What are prebiotics and what do they do? The experts reveal common foods, plus why you need them in your diet

Understanding the importance of prebiotics in your diet will benefit your health

prebiotic milk on a blue background
(Image credit: Future/Getty Images)

Okay, so maybe you don’t want to know all of the details of what happens in your digestive tract. It can be quite a sensitive subject, and system for that matter! But today might be the perfect day to learn more about prebiotics and what they can do for your body. If your digestive system is operating to the best of its ability, it can make your life healthier and easier! 

Prebiotics are among the best vitamins for women, and they’re incredible for women’s health across the board. Prebiotics can help with digestion and there's a strong link between gut health and anxiety. So, if you’re wondering what exactly prebiotics are, or maybe even some of the less delicate questions, such as do probiotics cause gas? Do they make you poop? We asked the experts the answers. Here’s how you can improve gut health and your whole body can benefit from more prebiotics. 

What are prebiotics?

Alix Tomkinson, registered nutritional therapist, explains that prebiotics “are a form of nondigestible dietary fiber.” They exist in much of the food we consume, and these prebiotics “feed and promote the growth of beneficial microorganisms that live in the gut. Prebiotics are essentially the food of the microbiome”.

And what’s the difference, exactly, between prebiotics and these beneficial microorganisms, or probiotics? Probiotics are the healthy bacteria in your digestive tract and are found in fermented foods and supplements. Prebiotics are the materials that boost probiotic productivity and benefits. 

Board-certified gastroenterologist and gut health expert at Endomune, Dr Lawrence Hoberman, weighs in, explaining, “Prebiotics provide nourishment for the probiotics in our intestines. When these foods are ingested, the fiber is not reduced by your digestive acids and enzymes, but rather moves on into the colon where the good bacteria can break it down by fermentation.” And of those fibers that aren’t able to be broken down and used to supplement our health? Well, your body has the natural ability to dispose of them!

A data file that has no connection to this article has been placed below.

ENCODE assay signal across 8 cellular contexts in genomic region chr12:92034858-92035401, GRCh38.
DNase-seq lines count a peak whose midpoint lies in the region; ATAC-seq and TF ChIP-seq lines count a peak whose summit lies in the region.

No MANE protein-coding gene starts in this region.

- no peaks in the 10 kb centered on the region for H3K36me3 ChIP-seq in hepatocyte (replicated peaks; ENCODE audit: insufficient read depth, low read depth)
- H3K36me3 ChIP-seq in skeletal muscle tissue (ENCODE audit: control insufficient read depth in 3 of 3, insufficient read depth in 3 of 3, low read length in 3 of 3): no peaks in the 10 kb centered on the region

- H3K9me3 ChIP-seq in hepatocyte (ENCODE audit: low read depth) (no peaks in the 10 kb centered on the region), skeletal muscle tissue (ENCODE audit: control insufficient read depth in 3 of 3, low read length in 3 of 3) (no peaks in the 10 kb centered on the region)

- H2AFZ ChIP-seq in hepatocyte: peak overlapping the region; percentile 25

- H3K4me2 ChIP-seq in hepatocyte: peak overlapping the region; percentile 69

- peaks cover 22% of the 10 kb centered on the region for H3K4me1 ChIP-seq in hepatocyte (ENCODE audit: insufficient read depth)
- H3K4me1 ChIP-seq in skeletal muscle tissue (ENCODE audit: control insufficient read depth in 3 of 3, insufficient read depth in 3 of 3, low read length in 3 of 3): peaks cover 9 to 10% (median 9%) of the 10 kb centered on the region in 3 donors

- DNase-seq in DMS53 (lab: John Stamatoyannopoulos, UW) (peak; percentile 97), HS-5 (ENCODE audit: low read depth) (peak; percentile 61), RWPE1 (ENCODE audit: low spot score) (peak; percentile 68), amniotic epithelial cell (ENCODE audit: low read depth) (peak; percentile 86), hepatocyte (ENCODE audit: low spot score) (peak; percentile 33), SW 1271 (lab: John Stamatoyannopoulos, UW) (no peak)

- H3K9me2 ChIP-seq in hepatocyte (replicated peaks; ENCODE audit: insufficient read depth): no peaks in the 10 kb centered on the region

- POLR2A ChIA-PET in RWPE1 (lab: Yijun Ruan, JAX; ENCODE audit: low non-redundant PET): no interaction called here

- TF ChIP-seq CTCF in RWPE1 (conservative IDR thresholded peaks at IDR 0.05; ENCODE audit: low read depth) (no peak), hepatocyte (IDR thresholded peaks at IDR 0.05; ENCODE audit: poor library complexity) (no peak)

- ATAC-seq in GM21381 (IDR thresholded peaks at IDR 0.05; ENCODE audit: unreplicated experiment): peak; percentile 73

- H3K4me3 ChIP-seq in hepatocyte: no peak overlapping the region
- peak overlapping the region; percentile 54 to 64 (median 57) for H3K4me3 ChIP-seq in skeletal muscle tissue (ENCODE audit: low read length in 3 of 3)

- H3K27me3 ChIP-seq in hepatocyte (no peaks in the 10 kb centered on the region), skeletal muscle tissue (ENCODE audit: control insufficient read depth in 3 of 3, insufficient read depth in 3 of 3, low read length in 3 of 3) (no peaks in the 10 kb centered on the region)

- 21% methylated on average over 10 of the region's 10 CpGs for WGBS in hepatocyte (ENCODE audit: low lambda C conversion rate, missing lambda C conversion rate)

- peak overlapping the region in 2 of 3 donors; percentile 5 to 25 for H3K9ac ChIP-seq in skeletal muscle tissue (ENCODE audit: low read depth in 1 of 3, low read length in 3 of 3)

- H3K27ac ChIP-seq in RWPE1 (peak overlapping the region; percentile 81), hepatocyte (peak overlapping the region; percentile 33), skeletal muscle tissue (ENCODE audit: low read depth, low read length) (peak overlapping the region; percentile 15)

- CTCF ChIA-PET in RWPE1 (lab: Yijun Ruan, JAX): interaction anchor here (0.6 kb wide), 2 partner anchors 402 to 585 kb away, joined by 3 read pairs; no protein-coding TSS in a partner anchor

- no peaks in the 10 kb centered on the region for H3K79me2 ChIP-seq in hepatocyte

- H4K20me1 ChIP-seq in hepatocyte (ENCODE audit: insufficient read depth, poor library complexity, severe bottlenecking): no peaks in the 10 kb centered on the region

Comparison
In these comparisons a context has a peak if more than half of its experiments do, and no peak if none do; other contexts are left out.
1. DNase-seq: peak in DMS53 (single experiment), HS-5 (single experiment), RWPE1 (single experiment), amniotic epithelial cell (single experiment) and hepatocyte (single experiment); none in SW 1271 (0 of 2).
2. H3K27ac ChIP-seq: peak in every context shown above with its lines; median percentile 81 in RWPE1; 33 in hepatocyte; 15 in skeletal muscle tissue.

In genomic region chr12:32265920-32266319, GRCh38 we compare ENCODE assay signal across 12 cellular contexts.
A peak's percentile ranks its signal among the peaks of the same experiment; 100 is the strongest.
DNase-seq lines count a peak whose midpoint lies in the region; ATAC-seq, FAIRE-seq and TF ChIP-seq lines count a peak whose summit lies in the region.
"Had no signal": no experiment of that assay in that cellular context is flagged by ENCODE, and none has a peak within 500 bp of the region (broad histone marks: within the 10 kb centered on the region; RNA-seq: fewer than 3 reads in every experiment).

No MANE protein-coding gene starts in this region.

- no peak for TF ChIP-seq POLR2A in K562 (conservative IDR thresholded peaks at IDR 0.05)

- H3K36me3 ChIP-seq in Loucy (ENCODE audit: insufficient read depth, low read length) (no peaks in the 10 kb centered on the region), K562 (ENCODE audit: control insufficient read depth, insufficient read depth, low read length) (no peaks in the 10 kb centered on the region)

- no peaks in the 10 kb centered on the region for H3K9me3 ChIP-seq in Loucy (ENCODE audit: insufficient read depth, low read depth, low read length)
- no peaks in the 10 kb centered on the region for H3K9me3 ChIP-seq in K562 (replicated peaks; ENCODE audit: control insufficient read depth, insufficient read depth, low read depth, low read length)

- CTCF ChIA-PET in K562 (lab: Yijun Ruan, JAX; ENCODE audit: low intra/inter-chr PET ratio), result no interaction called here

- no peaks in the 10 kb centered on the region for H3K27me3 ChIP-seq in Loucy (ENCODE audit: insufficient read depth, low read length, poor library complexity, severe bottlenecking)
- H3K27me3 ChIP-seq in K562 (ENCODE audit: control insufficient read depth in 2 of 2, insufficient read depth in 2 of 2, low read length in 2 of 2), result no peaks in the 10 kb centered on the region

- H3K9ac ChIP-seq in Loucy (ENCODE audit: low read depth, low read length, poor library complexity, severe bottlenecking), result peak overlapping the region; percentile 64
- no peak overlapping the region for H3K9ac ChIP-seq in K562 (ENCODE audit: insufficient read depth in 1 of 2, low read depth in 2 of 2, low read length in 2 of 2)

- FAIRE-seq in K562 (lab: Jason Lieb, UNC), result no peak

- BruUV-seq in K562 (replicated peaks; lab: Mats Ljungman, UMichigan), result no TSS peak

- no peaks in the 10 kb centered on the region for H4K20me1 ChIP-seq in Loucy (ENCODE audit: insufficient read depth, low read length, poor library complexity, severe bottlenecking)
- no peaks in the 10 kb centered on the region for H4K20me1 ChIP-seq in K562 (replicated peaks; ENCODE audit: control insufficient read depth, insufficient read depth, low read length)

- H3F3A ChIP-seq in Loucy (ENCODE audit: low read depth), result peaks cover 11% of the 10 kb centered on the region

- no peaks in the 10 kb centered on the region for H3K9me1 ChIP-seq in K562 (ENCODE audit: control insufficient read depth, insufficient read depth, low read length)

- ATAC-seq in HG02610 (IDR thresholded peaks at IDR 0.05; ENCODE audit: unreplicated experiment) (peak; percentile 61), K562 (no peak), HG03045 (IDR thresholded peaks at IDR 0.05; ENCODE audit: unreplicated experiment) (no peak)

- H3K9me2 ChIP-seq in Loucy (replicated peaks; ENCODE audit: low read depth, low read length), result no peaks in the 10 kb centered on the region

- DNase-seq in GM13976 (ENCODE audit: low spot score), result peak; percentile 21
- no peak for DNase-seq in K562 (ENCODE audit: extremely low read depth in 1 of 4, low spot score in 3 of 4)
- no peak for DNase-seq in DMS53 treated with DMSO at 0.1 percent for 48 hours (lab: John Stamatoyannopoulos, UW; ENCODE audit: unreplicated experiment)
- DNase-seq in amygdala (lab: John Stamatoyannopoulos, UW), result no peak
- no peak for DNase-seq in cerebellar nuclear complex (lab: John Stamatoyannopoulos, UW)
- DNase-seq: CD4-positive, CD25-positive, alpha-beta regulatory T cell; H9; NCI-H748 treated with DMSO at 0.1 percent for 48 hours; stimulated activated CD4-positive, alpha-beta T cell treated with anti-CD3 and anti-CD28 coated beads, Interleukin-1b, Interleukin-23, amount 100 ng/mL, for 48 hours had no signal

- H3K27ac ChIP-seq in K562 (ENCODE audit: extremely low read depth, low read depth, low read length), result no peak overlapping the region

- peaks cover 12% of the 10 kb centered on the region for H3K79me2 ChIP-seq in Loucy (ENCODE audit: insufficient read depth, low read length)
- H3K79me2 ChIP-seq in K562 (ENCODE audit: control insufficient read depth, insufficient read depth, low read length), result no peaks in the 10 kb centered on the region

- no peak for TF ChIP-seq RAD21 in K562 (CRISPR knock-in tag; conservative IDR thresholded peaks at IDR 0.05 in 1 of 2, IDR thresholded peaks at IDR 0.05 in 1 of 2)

At the most basic level, prebiotics are the fuel for the bacteria in your digestive system, ensuring that they operate effectively and help you get the most out of your diet. 

What prebiotics are good for

Prebiotics are elemental in helping our natural, good bacteria function, boosting gut health and digestive processes. More specifically, during the fermentation of prebiotics, fatty acids are produced. 

“These provide nutrition to probiotics and help maintain a healthy balance of intestinal bacteria or microbiome,” explains Dr Hoberman. “Fatty acids also provide nourishment to the intestinal lining cells, preventing harmful bacteria and toxins from entering our bloodstream. This is a major factor enhancing our immunity against pathogens.” It's no secret that prebiotic supplements are regarded as some of the most powerful immunity supplements

And perhaps most importantly, prebiotics support healthy bowel transit time, Tomkinson tells us. Prebiotic foods can help keep you regular, and yes this may mean you have more gas or trips to the bathroom. Consuming prebiotics aids with general gut health and digestion, and can reduce the risk of gastrointestinal problems many struggle with, but they’re also good for other bodily functions. 

Benefits of prebiotics for women

gut health illustration on woman's stomach

(Image credit: Getty Images)

People with vaginas or delicate digestive tracts will undoubtedly benefit from prebiotics to help balance their microbiome, but it turns out that prebiotics are good for a lot more. 

The healthy operation of your digestive system can protect you from viruses and harmful bacteria, and “maintaining a healthy balance of our intestinal microbiome protects the vaginal tract against fungal and bacterial infections,” says Dr Hoberman. 

So if you’re someone who struggles with urinary tract infections (UTIs), yeast infections, or other bacteria imbalances, ensuring you have an adequate intake of prebiotics might help. 

But ensuring the digestive system is working effectively can support the very structures of your health. “For women, prebiotics are particularly beneficial in improving bone health,” says Elliot Reimers, certified nutrition coach at the product analysis company Rave Reviews. “Women are highly at risk of osteoporosis (the loss of bone density and strength), and prebiotics improve calcium absorption, to limit the risk of nutrient deficiency.”